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The Chalkboard

I finished reading or rather listening to Greenlights by Matthew McConaughey. The memoir was unlike any I'd ever read full of hilarious and at times a little left-of-center stories of his upbringing. It's full of insights, ideas, and thoughts on life in general. This is not a plug for the book because let's face it, he doesn't need it. The book has been very popular. Rather it's more what I gleaned from listening to his journey.

This book has so many things I want to remember, I'll have to buy the print version because I can't remember anything anymore, even if it's tidbits of great wisdom.

Again, this post isn't about McConaughey, it's about taking a cruise through my own life and realizing change is inevitable. I'm almost a year out from my last chemo session, and healthwise, it still looks good, with some exceptions. Like I said earlier, I have trouble remembering things, walking is treacherous because of the neuropathy in my feet, but mostly, I'm having a disastrous time dropping the weight I gained through it all.

Through a program that's part of our health insurance, I'm taking part in a year-long course for better health and weight loss. The coaches are great. The information and virtual meetings are great, but I'm still struggling. I scheduled a one-on-one with my coach to talk about my problem. I went on and bemoaned the fact that I wasn't who I used to be, and wondered when things would be back to normal. And then she said something that could have made me angry, but it didn't. It was an A-Ha moment like I've never had before. She said my normal could very well be gone, and this was the life I now had. A different one. One molded by my entire life, but nonetheless one dissimilar to what I knew.

A new lesson plan was on the board...the chalkboard.

Remember how in school when the teacher erased the previous words or numbers on the board, you could still see remnants of what was there but now something new was predominate? This is life. The only way to completely remove what was beneath was to wash the board. To me, washing the board would be equivalent to full and complete amnesia, and so few of us actually have our chalkboards washed.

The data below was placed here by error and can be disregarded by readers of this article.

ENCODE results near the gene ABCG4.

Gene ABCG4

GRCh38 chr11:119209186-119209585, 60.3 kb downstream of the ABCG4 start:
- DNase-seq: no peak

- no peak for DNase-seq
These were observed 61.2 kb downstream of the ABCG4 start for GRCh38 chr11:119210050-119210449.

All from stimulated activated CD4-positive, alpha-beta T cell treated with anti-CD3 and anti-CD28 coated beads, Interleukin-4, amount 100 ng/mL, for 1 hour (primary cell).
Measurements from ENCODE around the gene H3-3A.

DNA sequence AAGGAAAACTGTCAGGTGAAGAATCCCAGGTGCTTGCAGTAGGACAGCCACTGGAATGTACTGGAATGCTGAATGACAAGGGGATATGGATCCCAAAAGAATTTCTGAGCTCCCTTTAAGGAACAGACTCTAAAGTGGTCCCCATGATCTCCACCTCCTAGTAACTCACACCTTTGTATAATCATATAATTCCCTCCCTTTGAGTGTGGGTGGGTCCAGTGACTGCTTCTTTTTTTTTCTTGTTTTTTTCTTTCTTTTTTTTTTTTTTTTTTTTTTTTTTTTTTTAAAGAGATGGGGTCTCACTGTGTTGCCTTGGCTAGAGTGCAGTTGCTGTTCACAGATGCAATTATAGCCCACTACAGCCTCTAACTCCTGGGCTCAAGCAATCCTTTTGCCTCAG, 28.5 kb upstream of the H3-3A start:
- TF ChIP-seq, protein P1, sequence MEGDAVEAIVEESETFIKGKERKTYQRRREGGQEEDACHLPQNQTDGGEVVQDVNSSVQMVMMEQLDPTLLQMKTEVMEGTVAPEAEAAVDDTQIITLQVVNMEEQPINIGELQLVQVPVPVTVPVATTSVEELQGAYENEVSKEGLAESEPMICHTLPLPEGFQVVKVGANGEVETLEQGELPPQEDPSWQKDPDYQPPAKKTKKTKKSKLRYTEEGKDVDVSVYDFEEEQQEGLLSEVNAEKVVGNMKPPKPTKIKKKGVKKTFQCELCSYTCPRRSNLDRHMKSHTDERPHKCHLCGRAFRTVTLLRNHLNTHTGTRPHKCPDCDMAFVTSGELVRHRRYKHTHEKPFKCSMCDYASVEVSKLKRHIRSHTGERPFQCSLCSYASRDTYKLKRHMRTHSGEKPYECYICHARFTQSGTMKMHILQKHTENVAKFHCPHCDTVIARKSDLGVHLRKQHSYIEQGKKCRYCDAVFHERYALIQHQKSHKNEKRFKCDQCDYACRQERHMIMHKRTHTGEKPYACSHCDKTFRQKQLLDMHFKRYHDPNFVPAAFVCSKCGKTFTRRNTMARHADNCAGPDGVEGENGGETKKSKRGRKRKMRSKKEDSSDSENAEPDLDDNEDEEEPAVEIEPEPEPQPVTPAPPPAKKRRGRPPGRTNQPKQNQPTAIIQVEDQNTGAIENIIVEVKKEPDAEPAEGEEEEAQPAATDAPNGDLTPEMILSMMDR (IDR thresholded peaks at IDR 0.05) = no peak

I'm moving on to a new lesson plan, shaped by all the lessons I've learned. I have to embrace the new plan because the old plan isn't viable anymore. I can't totally re-invent myself. I don't believe that's possible. No matter who you decide to become, the faded images on the board still influence who you are.

My upcoming trip to Disney will in all probability include lugging around a wheelchair I'll need at times, but the new way I see Disney won't diminish the love I have for Disney. It's part of my chalkboard.

I have to find a new way to exercise. I love Zumba. The possibility of me getting through an hour with my feet now is slim. You know what I do love? Swimming. The gym has a pool, and I've always been a good swimmer. I will expand on hitting the water more.

I have so many books I want to write. Gone are the days of spending five to six hours writing. My focus is limited now. I can do an hour. One hour of greatness is better than five hours staring at a blank page. Those chalkboard snippets of books I want to write have faded into books I can write. I won't get to them all, but that's okay unless the one I don't write would have been the one hitting the New York Times Bestseller list. I guess I'll never know, but I'll still love it.

The new plan on my chalkboard is to love more and care less. Does that make sense? Of course, it does. My list of things I care about is shrinking. I care about loving my family, my friends, and my pets. I care about being the healthiest I can be. I care about good TV. I care about being a good person. That's about it. I don't care about the price of concert tickets. I won't go. The price of gas? I'll drive less. Facebook and Twitter arguments. Why does anyone care about those? Fixing stupid? Nope. I don't care. I don't care about who thinks the Superbowl halftime show is awful? I'm just happy to be able to watch it. I can't save humanity. I can't save the planet, but I can save myself.

My chalkboard will still be messy but a little less so.

My chalkboard will be colorful and happy. What about yours?

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